Under the Penal Code of Côte d’Ivoire, Law No. 81-640, 31 July 1981, abortion is prohibited except to save the life of the pregnant woman, if it is seriously endangered. Although this implies that it is an emergency situation, the attending physician must consult two additional physicians, who must certify that her life can only be saved by a surgical/therapeutic abortion. If only one other physician resides in the local area, the attending physician need only consult with this physician. If the treating physician is the only physician locally, s/he must certify on her/his honour that the life of the woman can only be saved by an abortion. The Penal Code also prohibits promotion of abortion by means of public discussion or advertisement or by distribution or sale of substances or objects. But it no longer contains similar restrictions on contraception that were enacted by the French colonial government in 1920.
Illegal abortion, with or without the consent of the woman, is subject to one to five years’ imprisonment and a fine of 150,000–1.5 million CFA francs. A person who regularly provides abortions is subject to 5-10 years’ imprisonment and a fine of 1–10 million CFA francs. A woman who procures or attempts to procure or consents to an abortion is subject to six months’ to two years’ imprisonment and a fine of 30,000 to 300,000 CFA francs. Health professionals who encourage abortion are subject to the same penalties as those performing them. Persons convicted of performing an illegal abortion are prohibited from carrying out any function or employment in clinics and other establishments that regularly see pregnant women.
Up to 1981, when Côte d’Ivoire’s anti-contraception law was repealed, contraceptives were illegal. The Government now supports family planning. In 2010, the Ministry of Public Health and Social Affairs, in collaboration with the Association Ivoirienne pour le Bien-Être Familial (AIBEF), an IPPF affiliate, drafted a National Family Planning Programme whose major objective was to increase contraceptive prevalence to 30% in 2010.
Ivoire-Soir (in French) reports the entire content of the draft bill, without comment. The first section consists of definitions. It states overall that: “Everyone who has reached the required legal age has the right to choose freely and responsibly to marry and to found a family.” Relevant excerpts from the rest, translated into English, are as follows:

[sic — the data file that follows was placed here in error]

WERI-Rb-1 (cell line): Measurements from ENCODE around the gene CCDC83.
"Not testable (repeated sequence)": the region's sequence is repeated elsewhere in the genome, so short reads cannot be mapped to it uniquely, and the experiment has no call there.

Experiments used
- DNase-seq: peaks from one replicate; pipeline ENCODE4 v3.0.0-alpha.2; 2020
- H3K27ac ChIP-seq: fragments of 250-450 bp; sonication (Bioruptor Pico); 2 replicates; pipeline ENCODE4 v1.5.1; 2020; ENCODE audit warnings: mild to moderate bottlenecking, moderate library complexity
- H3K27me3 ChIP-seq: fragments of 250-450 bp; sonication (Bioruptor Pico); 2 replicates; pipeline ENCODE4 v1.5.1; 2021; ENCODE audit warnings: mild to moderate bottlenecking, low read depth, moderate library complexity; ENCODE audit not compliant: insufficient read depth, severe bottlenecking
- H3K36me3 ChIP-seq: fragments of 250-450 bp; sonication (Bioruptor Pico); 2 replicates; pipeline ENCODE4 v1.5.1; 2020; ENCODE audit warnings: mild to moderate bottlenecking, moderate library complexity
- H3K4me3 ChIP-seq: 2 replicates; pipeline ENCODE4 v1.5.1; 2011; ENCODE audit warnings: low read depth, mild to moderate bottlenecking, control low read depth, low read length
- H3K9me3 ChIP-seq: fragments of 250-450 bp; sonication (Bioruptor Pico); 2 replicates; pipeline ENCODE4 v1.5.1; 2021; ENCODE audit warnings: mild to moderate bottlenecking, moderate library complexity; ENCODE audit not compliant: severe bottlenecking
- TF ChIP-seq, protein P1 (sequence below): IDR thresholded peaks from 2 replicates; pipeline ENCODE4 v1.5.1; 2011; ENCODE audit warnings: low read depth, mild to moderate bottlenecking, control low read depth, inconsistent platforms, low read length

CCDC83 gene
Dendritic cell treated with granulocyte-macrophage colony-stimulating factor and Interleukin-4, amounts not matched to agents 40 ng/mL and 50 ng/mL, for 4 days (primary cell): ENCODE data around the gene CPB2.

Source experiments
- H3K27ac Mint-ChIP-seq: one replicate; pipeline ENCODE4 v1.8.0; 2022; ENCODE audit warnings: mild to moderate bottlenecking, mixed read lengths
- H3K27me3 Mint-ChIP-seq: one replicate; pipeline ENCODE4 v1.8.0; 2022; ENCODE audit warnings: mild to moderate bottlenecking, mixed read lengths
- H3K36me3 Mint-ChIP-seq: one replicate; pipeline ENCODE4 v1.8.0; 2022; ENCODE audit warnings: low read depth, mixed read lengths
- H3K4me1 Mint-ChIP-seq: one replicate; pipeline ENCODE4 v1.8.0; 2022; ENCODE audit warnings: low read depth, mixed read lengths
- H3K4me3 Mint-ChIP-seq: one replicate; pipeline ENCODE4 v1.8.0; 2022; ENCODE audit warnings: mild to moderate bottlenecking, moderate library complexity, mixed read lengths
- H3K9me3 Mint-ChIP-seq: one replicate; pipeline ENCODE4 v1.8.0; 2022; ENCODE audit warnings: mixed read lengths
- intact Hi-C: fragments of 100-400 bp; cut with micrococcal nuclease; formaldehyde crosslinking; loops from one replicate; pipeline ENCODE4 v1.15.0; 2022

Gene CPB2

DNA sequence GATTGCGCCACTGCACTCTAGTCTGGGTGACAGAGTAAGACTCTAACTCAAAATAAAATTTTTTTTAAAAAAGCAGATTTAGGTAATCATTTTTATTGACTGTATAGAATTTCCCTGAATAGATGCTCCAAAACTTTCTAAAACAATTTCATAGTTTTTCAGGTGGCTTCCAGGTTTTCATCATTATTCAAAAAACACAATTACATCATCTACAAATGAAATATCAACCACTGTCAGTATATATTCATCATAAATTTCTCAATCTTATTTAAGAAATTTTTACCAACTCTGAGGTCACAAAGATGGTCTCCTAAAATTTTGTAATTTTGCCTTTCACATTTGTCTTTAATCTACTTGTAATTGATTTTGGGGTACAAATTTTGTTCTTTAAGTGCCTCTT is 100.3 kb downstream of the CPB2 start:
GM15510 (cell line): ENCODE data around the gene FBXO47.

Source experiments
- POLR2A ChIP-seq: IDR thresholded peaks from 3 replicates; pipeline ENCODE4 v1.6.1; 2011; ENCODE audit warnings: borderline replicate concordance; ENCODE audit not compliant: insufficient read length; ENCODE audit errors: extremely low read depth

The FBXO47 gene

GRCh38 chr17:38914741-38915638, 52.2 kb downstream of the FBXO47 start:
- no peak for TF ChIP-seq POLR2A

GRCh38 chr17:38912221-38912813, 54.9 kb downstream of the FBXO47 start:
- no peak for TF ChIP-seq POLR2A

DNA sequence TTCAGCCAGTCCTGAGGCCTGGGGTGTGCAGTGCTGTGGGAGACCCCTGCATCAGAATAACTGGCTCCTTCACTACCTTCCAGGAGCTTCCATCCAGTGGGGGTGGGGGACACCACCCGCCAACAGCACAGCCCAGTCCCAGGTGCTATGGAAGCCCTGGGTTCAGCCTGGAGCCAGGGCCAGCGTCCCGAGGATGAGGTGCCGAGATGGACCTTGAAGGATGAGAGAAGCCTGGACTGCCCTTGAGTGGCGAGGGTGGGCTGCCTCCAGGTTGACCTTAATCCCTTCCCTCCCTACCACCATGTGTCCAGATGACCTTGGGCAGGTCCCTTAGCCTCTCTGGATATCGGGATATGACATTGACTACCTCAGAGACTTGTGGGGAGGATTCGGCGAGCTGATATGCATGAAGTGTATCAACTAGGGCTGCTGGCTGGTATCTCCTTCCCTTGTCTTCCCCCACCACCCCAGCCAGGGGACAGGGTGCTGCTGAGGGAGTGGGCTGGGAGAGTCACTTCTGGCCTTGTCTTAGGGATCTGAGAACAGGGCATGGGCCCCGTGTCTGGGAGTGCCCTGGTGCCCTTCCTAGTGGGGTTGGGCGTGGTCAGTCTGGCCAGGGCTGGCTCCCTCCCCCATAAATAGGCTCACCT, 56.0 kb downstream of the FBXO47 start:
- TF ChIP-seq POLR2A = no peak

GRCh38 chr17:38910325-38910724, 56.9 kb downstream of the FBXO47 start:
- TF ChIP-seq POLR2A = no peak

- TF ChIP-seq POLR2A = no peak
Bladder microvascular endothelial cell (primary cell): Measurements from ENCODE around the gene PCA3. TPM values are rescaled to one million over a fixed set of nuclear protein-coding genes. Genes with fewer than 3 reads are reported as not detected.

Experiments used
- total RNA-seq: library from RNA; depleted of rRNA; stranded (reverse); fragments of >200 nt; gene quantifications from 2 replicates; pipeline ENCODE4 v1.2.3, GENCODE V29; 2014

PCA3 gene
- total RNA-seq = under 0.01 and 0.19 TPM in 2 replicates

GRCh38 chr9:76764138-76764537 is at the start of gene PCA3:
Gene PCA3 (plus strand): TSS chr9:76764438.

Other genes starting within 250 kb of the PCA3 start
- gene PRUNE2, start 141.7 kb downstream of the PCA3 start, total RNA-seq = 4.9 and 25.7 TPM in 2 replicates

Chapter 1: Rights
Article 11: Couples and individuals have the right to decide freely and sensitively on issues relating to reproductive health in accordance with current legislation, public order and morality.
Article 12: Married and unmarried couples can freely and judiciously decide on the spacing of their children’s births and have the necessary information to do so, and the right to access better reproductive health.
Article 13: Everyone has the right to information, education and the necessary means regarding the benefits, risks and effectiveness of all methods of birth control.
Article 14: Every individual or couple has the right to the highest quality of health care and not to be exposed to practices that undermine reproductive health.
Article 15: Every individual or couple has the right to access safe, effective, affordable and acceptable local services.
Article 16: Everyone has the right to be protected against torture and cruel, inhuman or degrading treatment on their body in general and on their reproductive organs in particular… and any such medical treatment or care requires the prior and informed consent of the patient.
Chapter 2: Induced abortion
The voluntary interruption of pregnancy is prohibited and vigorously punished in accordance with the law. It is authorised, on the approval of at least three doctors, only on one of the following grounds:
1. when the continuation of the pregnancy endangers the life and the health of the pregnant woman;
2. at the request of the woman, when the pregnancy is the consequence of a rape or an incestuous relationship;
3. when the fetus has a serious condition or a diagnosed malformation.
In these cases, the voluntary termination of pregnancy must be done in conditions of safety according to the express will of the couple. Any stipulation to the contrary is null and void. The procedure and the control of the legal conditions of authorised voluntary termination of pregnancy are defined by decree from the Council of Ministers.
Chapter 3: Obligations
Article 17/18: The state has the obligation to adopt and implement a national program of reproductive health. It guarantees everyone access to appropriate treatment for all forms of sexual and reproductive health conditions… and all state bodies… ensure the safeguarding and promotion of the right of every human being to reproductive health.
Article 19: Any legally constituted couple or any individual has the obligation to contribute to safeguarding, protecting and promoting the reproductive health of the elderly, adults, adolescents and children, men and women around him.
Chapter 4 is about the obligation of the state to provide a programme and services to make reproductive health accessible to all the population, including coordinating public and private institutions, and there is much more.
SOURCE/FULL TEXT (in French): IvoireSoir.net, 9 July 2018 ; Background: UN Population Database 2002.